HONDO, TEXAS: GOD'S COUNTRY

Take a look at great vacation rentals in Hondo by following this link!

As you approach the Hill Country town of Hondo, you’ll see a green-and-white sign alongside Highway 90 welcoming you. There’s one of those signs on both the east and west approach to Hondo, proclaiming, “This is God’s Country—Please Don’t Drive Through It Like Hell.” Since 1930, versions of this sign have stood, humorously reminding travelers to respect the reduced speed limit when driving through their community. Even though the signs have ruffled a few feathers, they still stand, reflecting a proud community that also has a sense of humor.

Indigenous tribes prospered in the area for centuries, and the first European to explore what would become the Hill Country was Spaniard explorer Cabeza de Vaca in the early 1530s. In 1689, another Spanish explorer came through, and Alonso de Leon left his mark by naming the Medina River and Hondo Creek (“hondo” in Spanish means “deep”). In the mid-1840s, Henri Castro stimulated mass European immigration to the area with people from France, Germany, and Belgium (Castro helped settle much of the Hill Country, and Castroville, 16 miles east of Hondo, was named after him). Farms and ranches sprouted in the region over the next few decades, and the descendants of many of those original settlers still live here. When the Galveston, Harrisburg, and San Antonio Railroad came through in 1881, the town of Hondo City was settled. Its name was shortened to Hondo by the time it was officially incorporated in 1942. Today, Hondo is the county seat of Medina County, and boasts a population of about 8,500 people.

In the 1920s, the Newton Gang undertook a crime spree, robbing banks in 11 states. One of the odd highlights of their criminal career took place in Hondo in January of 1921. The Newtons were night robbers, and as one evening approached they noticed the vault in one of Hondo’s banks sitting open. They returned after dark to relieve the vault of its contents. The only other bank in Hondo was close by, so the Newtons casually went to rob it, too! The second vault was locked, but they made quick work of breaking into it. This stands in history as a rare occasion where two banks in the same town were robbed on the same night, by the same people. The Newtons were said to have relieved Hondo of over $30,000 that night.

A couple of decades later, Hondo had another claim to fame. In 1942, as the United States’ involvement in World War II was ramping up, the Hondo Army Airfield was established. At its heyday, the airfield was the largest Air Force navigation school in the world, and the base helped the population of Hondo explode to over 12,000. It’s estimated that over the space of three and a half years, over 14,000 navigators trained at Hondo. The airfield closed in December of 1945, shortly after the end of the war.

This unassuming Hill Country town influenced literature and cinema, too! Before he became famous as a western writer, Louis L’Amour worked in Hondo as a ranch hand. Later, as an author, one of his most memorable works was his 1953 novel chock full of adventure and romance, set in 1870s Arizona. L’Amour’s developmental time in the Hill Country had clearly left a mark on him, for he named the main character and novel after the town in which he had worked. That novel became the 1953 film “Hondo,” with John Wayne playing the character of Hondo Lane.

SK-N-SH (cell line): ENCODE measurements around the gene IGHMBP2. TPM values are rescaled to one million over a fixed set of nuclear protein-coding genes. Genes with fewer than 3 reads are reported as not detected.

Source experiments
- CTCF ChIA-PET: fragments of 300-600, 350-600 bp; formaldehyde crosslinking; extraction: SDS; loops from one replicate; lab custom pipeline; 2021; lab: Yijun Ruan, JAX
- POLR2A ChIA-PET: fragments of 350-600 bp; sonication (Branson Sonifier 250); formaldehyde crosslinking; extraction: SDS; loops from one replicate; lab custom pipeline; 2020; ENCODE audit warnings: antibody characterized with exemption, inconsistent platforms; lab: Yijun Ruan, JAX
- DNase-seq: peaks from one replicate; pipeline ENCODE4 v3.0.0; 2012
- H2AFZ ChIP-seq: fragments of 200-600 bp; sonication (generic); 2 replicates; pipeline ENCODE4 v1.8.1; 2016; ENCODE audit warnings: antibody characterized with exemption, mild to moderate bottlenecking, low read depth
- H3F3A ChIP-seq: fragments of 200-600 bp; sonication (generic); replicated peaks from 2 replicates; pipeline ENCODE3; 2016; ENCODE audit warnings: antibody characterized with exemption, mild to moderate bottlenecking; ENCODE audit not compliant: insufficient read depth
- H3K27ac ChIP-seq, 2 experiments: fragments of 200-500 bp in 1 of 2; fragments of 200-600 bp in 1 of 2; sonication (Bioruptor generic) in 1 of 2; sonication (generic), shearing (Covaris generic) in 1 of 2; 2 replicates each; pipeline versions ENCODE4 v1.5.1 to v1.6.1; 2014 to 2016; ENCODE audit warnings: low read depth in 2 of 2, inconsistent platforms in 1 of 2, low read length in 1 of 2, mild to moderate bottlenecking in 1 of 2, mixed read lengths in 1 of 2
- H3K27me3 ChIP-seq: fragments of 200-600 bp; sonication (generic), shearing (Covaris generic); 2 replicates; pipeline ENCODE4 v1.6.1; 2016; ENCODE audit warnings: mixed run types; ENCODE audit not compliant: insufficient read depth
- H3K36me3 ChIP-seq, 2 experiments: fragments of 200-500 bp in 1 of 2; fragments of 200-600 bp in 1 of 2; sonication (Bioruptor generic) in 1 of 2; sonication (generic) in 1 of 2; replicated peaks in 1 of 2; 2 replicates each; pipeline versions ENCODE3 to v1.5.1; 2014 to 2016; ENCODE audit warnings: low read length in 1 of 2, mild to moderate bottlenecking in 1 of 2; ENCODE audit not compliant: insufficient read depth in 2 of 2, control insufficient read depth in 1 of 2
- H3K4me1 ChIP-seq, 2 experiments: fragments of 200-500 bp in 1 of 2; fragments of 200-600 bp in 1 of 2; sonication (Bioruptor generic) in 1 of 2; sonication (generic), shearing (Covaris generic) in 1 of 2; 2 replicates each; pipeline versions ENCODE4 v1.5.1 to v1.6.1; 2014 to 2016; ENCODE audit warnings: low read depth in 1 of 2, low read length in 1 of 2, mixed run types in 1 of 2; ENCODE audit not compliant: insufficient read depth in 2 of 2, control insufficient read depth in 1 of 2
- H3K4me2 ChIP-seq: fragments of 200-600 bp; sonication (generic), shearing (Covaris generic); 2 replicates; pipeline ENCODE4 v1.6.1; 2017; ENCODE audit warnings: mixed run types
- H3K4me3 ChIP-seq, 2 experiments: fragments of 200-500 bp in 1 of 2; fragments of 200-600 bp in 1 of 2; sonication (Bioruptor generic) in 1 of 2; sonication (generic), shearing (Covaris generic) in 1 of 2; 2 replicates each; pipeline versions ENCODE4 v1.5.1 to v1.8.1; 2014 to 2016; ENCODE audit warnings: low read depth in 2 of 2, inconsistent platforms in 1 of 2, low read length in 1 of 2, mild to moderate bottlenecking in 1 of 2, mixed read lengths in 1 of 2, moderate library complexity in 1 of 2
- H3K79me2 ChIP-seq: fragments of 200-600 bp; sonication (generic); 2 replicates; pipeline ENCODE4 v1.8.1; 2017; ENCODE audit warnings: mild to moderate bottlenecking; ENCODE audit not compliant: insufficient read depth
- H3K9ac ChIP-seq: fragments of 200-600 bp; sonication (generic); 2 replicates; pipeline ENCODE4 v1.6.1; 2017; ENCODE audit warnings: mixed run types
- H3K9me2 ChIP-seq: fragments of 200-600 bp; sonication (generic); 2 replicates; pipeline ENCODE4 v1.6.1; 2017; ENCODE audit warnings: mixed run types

With agriculture, ranching, and tourism as its main economic drivers, Hondo has thrived, and is home to many shops, restaurants, and attractions. To help visitors to Hondo, we’ve put together a comprehensive listing of visitor-friendly businesses and places, and it’s just a scroll away! Take a look at the bottom of this page for a convenient and categorically-sorted listing of all the fantastic things to see and do around Hondo.

We invite our guests to take a closer look at the Hill Country as a whole, and we’re delighted to share everything we’ve learned about this region in our new and free download! The Texas Hill Country Travel App encapsulates over 20 years of experience as property management professionals in the Hill Country. We’ve researched hundreds of businesses and attractions, sorted them by town and category, and now it’s all at your fingertips! We’ve also added exclusive access to vacation home details, photo galleries, maps, booking assistance, and special check-in perks you’ll only find on the app. And it’s all free!

Here’s another way the app will come in handy. Hondo will be in the shadow path of two upcoming solar eclipses; on Saturday, October 14, 2023, there will be an annular “ring of fire” eclipse, and a full solar eclipse will take place on Monday, April 4, 2024. The Texas Hill Country Travel App offers preparedness tips, viewing recommendations, and special eclipse event booking opportunities! We’ll keep you up to date on other future Hill Country events, as well.

Since 2001, we’ve been proud to call the Hill Country home, and we love to help visitors experience this wonderful region. We’ve got our finger on the pulse of what guests expect from a vacation home here, and are specially qualified to make your Hill Country escape as amazing as it can be. Check out this link to see the vacation homes currently available from Backroads Reservations in Hondo, and contact us for more information and booking assistance. We’ll factor in everything you’re looking for, and will help you put together a great getaway!

Explore Hill Country

The Backroads Reservations Hill Country Travel Guide

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